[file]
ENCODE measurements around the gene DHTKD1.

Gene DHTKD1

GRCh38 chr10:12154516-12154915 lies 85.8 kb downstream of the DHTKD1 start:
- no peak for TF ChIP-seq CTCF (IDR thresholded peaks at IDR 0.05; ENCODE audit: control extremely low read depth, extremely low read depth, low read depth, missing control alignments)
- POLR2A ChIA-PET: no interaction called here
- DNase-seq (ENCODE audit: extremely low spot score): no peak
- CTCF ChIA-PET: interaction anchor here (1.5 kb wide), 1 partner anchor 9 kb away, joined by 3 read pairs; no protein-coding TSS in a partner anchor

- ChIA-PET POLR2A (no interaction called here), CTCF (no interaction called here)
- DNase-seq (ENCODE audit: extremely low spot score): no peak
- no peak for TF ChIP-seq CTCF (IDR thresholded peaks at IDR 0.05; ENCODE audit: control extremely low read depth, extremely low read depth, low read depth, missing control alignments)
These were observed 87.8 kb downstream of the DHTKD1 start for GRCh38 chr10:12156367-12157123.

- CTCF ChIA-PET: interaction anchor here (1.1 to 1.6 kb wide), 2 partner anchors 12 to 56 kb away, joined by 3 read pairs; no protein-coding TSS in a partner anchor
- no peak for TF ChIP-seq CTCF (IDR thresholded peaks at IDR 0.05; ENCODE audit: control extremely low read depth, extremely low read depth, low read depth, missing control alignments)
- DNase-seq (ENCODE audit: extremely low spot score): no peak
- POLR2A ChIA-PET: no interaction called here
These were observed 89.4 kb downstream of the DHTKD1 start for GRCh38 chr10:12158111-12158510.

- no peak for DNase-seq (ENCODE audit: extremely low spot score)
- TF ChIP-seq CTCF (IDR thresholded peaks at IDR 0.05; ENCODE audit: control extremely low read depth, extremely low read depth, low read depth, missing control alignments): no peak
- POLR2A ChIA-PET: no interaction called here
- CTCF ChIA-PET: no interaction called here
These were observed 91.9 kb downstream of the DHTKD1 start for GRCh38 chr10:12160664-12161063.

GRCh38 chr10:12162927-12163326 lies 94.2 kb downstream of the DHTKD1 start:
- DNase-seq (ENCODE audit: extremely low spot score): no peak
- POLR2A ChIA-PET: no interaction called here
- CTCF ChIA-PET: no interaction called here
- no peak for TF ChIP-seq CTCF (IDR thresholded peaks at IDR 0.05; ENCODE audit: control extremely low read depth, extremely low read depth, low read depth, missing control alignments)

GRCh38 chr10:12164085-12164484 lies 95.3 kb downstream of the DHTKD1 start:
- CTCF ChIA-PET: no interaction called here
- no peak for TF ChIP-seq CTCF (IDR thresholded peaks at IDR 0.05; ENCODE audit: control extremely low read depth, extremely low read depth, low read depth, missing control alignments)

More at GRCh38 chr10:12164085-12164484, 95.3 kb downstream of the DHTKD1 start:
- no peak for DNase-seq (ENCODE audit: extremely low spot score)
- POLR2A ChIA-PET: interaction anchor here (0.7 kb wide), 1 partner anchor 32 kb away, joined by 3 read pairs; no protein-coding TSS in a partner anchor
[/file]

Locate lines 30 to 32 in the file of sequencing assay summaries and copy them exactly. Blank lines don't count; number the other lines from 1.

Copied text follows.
More at GRCh38 chr10:12164085-12164484, 95.3 kb downstream of the DHTKD1 start:
- no peak for DNase-seq (ENCODE audit: extremely low spot score)
- POLR2A ChIA-PET: interaction anchor here (0.7 kb wide), 1 partner anchor 32 kb away, joined by 3 read pairs; no protein-coding TSS in a partner anchor